When I ended my last posting, I felt so exhausted I thought my final moments on earth were upon me. I expected, then, that I would never write again, never see another film, never read another book, well, at least not in this earthly realm.
You may think me excessively maudlin, but I’ll explain that I’m 113, being born in 1895. There aren’t many my age and still living. I may arguably be the oldest of us bloggers, for I sense from the content of what you, my fellow bloggers, write that most of you are under thirty, although I’ve come across in the blogosphere a couple of you sixty and seventy year-olds, but certainly no older. Now you may understand how much the anomaly I feel when I post my pieces.
Being 113 I feel grateful each morning I wake up alive. I live in the moment. I’m the quintessential existentialist. I feel the warmth of the sun’s rays, luxuriate in them. When a bird sings I stop everything and listen. When I eat I savour slowly each mouthful. When I see a film I become so a part of it I forget where I am, who I am. When I read a novel I see the characters, hear their voices, see what they see, hear what they hear, think what they think, feel what they feel.
Thus, as I watched the film, “The Reader”, and its scenes of Hannah (Kate Winslet) in the bath with the young man, Michael, it was I, not Michael, who was in the bath with her. It was I, not Michael, who read aloud to Hannah as she sat opposite me in the tub. It was I, not Michael, whom she soaped down. It was I, not Michael, who soaped down Hannah. It was I, not Michael, who lay entwined with Hannah in her bed afterwards in post-coital bliss.
And as I watched “The Reader”, I thought how I would have loved it had I had a thirty five year-old woman as a lover when I was fifteen, when it was older mature women, the thirty five year-olds, whom I lusted after, not the fifteen and sixteen year-olds whom I was supposed to lust after. And these most desirable thirty five year-old women were made even more desirable because their bodies and limbs were fully covered. Remember, this was circa 1910 when the mini-skirt, the plunging decolletage, and the thonged bikini, were as unimaginable as the silicon chip. There was almost no bare womanly flesh to be seen, so my nightly erotic dreams of these most desirable older women were all the more vivid, all the more Bacchanalian.
On the other hand, had I, when fifteen, had a thirty five year-old lover like Hannah, my memories of her may have spoiled my subsequent love-affairs, as Michael’s memories of Hannah did actually spoil his subsequent love affairs, since he always compared the women he had love affairs with, with Hannah, and always found them woefully wanting. Thus his good fortune, his triumph, as a fifteen year old, contained the seeds of his later romantic disappointments, including his marriage which ended unhappily.
While my wife, Gladys, was a great disappointment to me in the conjugal sense (although she was, apart from a couple of lapses, a good and dutiful woman), I did have several love affairs with other women, some of whom I’ll never forget for the unutterable pleasure they gave me. Paradoxically they helped my marriage, since I didn’t demand of Gladys my conjugal rights nearly as often as I would have, absent these other women.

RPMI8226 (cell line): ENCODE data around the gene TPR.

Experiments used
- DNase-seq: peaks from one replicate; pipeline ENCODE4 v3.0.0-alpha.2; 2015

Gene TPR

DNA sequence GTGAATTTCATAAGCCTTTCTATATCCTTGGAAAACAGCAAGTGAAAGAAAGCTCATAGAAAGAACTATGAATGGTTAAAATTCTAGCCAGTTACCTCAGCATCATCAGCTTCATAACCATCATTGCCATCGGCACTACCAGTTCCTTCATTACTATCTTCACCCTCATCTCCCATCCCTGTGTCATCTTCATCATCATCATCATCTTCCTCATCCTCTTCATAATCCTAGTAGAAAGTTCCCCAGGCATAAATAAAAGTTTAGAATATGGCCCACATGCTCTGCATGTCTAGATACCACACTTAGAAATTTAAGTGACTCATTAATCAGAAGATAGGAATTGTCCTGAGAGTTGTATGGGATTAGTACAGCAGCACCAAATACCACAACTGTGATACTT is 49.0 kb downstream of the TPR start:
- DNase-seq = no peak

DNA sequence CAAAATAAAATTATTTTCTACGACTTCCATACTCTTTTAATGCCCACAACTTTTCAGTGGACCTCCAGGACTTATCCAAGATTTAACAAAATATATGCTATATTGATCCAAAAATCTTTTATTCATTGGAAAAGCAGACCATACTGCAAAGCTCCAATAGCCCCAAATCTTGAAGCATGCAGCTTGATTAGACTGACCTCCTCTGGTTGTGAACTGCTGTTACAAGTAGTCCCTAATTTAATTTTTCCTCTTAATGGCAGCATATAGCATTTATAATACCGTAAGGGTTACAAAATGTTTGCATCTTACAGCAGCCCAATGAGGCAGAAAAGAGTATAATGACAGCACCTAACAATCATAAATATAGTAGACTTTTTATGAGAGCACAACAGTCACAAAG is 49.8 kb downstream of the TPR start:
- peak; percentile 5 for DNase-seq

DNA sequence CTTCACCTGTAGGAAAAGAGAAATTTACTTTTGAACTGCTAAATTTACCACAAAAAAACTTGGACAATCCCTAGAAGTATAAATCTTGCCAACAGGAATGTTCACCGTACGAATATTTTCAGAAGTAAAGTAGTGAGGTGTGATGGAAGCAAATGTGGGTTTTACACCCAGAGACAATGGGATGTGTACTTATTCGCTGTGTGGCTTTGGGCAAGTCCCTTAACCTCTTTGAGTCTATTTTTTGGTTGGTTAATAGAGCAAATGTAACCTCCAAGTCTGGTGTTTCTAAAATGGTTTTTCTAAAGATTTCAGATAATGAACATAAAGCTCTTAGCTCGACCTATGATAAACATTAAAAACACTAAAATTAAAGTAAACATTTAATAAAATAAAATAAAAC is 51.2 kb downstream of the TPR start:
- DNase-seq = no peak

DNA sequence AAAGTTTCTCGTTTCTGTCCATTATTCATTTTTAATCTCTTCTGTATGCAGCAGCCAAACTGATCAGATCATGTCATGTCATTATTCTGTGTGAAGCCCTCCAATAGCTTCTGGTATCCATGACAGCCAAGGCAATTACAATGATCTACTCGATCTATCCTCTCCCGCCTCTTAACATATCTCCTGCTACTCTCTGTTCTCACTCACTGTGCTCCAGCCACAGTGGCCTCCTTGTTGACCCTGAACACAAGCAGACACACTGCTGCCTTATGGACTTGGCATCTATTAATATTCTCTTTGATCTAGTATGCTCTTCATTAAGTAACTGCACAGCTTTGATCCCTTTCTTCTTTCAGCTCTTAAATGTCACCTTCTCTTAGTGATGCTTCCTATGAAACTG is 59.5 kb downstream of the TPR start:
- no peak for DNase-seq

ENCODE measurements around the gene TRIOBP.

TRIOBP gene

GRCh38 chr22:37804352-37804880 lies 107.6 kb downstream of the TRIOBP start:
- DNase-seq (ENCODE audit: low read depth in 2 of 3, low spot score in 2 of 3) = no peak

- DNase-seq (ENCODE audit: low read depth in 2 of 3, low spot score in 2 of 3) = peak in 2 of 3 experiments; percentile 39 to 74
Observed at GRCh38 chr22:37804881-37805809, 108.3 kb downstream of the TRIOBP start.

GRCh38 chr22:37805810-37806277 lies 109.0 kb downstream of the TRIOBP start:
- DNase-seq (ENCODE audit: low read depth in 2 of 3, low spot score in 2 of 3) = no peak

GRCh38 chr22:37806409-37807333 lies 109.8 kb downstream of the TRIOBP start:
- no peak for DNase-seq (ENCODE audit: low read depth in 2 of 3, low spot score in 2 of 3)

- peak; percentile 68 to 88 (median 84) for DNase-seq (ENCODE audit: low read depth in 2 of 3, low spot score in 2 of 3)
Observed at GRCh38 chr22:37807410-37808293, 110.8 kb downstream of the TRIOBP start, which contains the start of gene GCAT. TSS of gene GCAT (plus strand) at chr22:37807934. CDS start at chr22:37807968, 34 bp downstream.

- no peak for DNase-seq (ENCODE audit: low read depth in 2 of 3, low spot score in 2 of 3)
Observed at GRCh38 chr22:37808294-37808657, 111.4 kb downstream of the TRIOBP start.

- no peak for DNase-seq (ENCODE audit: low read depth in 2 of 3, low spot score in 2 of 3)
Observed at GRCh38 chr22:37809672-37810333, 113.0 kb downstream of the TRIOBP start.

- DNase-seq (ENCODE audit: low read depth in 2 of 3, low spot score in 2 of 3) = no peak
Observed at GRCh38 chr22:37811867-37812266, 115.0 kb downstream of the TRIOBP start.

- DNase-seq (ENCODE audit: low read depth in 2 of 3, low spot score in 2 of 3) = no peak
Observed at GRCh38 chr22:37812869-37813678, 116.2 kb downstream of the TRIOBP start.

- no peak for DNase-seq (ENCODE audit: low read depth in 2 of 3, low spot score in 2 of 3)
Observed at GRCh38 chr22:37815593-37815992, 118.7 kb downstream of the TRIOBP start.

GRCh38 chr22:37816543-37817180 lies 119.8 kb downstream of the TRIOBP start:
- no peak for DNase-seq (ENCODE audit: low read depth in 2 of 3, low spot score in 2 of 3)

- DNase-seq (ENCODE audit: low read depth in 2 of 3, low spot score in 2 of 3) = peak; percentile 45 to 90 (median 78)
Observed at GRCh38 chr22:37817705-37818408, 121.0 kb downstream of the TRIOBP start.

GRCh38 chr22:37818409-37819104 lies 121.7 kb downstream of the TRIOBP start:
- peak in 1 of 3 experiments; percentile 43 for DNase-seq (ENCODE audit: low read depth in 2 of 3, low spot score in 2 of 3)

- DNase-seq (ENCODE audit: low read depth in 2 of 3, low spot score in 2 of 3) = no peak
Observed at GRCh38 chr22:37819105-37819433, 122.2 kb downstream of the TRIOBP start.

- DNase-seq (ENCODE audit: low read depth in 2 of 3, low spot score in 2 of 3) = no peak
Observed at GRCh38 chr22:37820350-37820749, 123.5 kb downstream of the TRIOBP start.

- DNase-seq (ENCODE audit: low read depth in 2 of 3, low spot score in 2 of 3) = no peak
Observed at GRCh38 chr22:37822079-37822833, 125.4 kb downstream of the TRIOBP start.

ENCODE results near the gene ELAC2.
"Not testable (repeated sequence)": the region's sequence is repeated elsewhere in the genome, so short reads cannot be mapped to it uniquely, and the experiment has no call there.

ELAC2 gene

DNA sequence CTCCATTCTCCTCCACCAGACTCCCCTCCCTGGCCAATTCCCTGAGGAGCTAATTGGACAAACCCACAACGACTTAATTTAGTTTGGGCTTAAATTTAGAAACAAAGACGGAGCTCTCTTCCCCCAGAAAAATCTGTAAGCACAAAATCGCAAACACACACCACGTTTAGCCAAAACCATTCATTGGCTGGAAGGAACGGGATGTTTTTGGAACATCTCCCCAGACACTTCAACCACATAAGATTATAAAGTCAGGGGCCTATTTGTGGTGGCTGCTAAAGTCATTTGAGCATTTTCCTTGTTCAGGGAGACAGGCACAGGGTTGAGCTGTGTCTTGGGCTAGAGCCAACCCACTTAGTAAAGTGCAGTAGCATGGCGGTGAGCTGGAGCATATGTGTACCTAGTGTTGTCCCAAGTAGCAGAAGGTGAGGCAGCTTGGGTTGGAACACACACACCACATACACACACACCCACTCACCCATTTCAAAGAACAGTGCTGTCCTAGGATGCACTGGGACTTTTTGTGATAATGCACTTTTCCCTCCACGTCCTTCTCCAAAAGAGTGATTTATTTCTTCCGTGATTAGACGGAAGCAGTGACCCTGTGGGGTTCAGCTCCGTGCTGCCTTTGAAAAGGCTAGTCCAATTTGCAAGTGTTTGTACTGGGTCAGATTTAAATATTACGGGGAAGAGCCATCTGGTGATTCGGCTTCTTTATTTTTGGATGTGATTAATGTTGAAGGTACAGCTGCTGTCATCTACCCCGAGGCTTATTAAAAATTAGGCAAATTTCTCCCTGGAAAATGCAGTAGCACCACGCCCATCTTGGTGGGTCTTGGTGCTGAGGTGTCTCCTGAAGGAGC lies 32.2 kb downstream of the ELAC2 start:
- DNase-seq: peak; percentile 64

You who are reading this, may think I speak of romance exclusively in the past tense, since I’m 113, and cannot be expected ever again to have a love affair. This just isn’t true because the older I get the better lover I become. I will admit to having failed as a lover when much younger, particularly before the 1960s. But, as I said in my previous posting, I embraced the spirit of the 1960s, and this enriched my love affairs. I felt less the need always to be masterful, less the need always to act the cave-man, to admit to being vulnerable. For this, I became a better, a more sensitive, a more polymorphous lover.
Thus I expect to have future love affairs. Now, I do realize my 113 year-old body isn’t as aesthetically pleasing to the womanly eye as it was when I was twenty-five or so. But my 113 year-old body isn’t just any old 113 year-old body, for I continue to work out regularly in the gym, as I’ve done all my life. Thus my body can pass for that of a fifty or sixty year-old Baby Boomer, and Baby Boomers of this age still have love affairs. The older I become, the more women are available to me, for, as a 113 year-old, I can find women as old as seventy or eighty to be attractive.
Don’t misunderstand me. I do find thirty five year old women beautiful and desirable, as I find also their twenty-five year-old sisters beautiful and desirable. But I regard their physical beauty as I would a beautiful painting or sculpture. I drink in their beauty dispassionately. When I see a young man with a beautiful young woman, with whom he is in love, I think “good for him” and hope he and she will make beautiful and passionate love together. But I, myself, wouldn’t wish to make love with the young woman because it just wouldn’t feel right. Our enormous age difference, and that we are at totally different stages of our lives, would preclude a spiritual and intellectual communion between us – something essential for me in a love affair.
I love women more for their minds, intelligence, and emotional maturity, than for their physical beauty. I’ve known women who were quite plain-looking, but who had a warmth and intelligence which made them, for me, unutterably beautiful and desirable. This inner beauty is ageless. She who has it, and who doesn’t let it atrophy through dissipation, will always be beautiful and desirable to me, no matter her age.